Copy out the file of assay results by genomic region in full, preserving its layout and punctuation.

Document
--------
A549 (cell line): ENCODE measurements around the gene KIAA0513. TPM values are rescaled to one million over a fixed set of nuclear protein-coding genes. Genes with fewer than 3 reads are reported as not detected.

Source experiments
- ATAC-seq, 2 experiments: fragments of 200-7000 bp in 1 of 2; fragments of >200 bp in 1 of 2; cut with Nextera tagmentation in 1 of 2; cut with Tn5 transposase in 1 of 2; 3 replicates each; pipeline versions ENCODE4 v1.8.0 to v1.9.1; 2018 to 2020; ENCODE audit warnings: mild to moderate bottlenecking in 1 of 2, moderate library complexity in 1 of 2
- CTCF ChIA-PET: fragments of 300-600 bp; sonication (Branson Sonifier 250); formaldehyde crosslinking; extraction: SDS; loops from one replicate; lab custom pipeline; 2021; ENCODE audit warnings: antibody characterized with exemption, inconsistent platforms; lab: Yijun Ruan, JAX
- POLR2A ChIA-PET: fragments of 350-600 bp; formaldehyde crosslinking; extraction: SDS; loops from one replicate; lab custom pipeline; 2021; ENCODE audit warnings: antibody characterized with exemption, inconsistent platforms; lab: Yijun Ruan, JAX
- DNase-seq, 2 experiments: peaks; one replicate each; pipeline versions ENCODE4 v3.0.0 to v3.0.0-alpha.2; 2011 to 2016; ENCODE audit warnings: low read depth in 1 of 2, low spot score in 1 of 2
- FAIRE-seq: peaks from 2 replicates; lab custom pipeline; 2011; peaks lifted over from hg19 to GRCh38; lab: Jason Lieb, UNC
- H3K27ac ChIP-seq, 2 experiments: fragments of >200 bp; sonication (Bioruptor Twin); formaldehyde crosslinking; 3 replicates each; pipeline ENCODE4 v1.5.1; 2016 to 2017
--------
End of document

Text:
A549 (cell line): ENCODE measurements around the gene KIAA0513. TPM values are rescaled to one million over a fixed set of nuclear protein-coding genes. Genes with fewer than 3 reads are reported as not detected.

Source experiments
- ATAC-seq, 2 experiments: fragments of 200-7000 bp in 1 of 2; fragments of >200 bp in 1 of 2; cut with Nextera tagmentation in 1 of 2; cut with Tn5 transposase in 1 of 2; 3 replicates each; pipeline versions ENCODE4 v1.8.0 to v1.9.1; 2018 to 2020; ENCODE audit warnings: mild to moderate bottlenecking in 1 of 2, moderate library complexity in 1 of 2
- CTCF ChIA-PET: fragments of 300-600 bp; sonication (Branson Sonifier 250); formaldehyde crosslinking; extraction: SDS; loops from one replicate; lab custom pipeline; 2021; ENCODE audit warnings: antibody characterized with exemption, inconsistent platforms; lab: Yijun Ruan, JAX
- POLR2A ChIA-PET: fragments of 350-600 bp; formaldehyde crosslinking; extraction: SDS; loops from one replicate; lab custom pipeline; 2021; ENCODE audit warnings: antibody characterized with exemption, inconsistent platforms; lab: Yijun Ruan, JAX
- DNase-seq, 2 experiments: peaks; one replicate each; pipeline versions ENCODE4 v3.0.0 to v3.0.0-alpha.2; 2011 to 2016; ENCODE audit warnings: low read depth in 1 of 2, low spot score in 1 of 2
- FAIRE-seq: peaks from 2 replicates; lab custom pipeline; 2011; peaks lifted over from hg19 to GRCh38; lab: Jason Lieb, UNC
- H3K27ac ChIP-seq, 2 experiments: fragments of >200 bp; sonication (Bioruptor Twin); formaldehyde crosslinking; 3 replicates each; pipeline ENCODE4 v1.5.1; 2016 to 2017